One of the most common questions that someone serious about the Bible will ask has to do with one of the Ten Commandments; namely the sixth commandment that seem to prohibit the act of “killing”. Putting aside for a moment the question about taking the life of an animal, the case of homicide (taking the life of a human) seems to be closed. Upon further examination of the underlying Hebrew original, however, a different, more nuanced picture emerges. Please, allow me to explain.
Most English Bibles, especially the monumental KJV version, inaccurately (or rather not accurately enough) translate the sixth commandment simply as “Do Not Kill” (Exo. 20:13). But the Hebrew under the English translation justifies a much better alternative: “Do Not Murder”. To put this intense ethical matter into simple terms, every murder is killing, but not every killing is murder. (Murder is killing without a just cause.)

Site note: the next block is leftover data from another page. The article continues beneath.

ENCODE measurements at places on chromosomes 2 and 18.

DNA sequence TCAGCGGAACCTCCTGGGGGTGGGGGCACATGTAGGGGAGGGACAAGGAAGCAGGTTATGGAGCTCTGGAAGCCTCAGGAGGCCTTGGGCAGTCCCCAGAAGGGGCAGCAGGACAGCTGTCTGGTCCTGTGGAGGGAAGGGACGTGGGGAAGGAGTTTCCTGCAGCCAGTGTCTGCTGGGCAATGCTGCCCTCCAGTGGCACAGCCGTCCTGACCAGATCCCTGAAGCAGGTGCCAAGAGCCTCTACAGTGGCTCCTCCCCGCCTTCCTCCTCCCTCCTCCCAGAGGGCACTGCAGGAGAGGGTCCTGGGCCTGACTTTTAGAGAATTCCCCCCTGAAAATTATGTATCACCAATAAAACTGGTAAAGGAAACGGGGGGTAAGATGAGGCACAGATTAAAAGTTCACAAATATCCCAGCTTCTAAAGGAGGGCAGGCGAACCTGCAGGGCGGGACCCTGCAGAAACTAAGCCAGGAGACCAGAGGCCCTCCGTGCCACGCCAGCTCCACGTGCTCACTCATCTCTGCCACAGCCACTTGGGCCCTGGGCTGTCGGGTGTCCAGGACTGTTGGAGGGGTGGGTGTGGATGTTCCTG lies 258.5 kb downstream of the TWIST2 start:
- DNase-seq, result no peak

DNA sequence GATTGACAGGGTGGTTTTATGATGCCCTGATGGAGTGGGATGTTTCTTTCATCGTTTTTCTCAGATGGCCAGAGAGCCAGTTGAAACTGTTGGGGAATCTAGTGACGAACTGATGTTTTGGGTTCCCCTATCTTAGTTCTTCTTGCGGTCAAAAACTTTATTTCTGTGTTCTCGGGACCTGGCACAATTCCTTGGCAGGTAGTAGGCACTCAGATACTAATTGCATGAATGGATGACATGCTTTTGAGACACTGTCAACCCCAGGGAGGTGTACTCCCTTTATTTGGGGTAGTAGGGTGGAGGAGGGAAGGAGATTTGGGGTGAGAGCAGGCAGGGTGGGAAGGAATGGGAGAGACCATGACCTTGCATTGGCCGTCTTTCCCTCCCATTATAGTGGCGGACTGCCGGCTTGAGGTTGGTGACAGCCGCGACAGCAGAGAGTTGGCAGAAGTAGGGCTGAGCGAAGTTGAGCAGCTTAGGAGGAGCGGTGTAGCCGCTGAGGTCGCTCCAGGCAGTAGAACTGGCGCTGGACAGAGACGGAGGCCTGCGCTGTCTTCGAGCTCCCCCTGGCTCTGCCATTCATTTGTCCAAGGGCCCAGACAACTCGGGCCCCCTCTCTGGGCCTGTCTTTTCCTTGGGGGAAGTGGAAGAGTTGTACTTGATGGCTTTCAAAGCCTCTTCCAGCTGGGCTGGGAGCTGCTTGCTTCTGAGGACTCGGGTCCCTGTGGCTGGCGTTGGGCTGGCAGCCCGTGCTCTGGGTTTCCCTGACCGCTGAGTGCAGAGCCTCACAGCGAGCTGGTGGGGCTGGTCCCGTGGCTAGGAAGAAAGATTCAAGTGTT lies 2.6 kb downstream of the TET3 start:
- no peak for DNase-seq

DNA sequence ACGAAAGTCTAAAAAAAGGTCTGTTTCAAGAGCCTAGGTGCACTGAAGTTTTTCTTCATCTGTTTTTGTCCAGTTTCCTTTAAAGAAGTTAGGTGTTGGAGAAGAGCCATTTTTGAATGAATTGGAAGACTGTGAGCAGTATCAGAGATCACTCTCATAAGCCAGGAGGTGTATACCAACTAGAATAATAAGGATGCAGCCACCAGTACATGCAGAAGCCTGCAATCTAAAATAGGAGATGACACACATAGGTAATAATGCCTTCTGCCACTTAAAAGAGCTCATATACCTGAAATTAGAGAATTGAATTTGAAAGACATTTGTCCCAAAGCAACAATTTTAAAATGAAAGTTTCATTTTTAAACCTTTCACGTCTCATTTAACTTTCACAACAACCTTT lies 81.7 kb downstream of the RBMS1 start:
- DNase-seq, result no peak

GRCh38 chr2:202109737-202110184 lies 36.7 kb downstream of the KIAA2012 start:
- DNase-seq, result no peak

The Hebrew verb להרוג (to kill) can include unjustified homicide, but the Hebrew verb לרצח (to murder) is never used to describe a justified killing, such as killing in self-defense or court-ordered capital punishment. (This “justified killing” can also be translated by a different Hebrew verb להמית that is best translated as “to put to death”).
Keeping these insights in mind, the question then becomes simple. Which Hebrew verb is used in the Decalogue? The answer is לרצח – the verb that must be more accurately translated not with the broad meaning–“to kill”, but with a more particular definition–“to murder”.
So, does God forbid homicide? The answer is yes, but he does allow it under some exceptional conditions.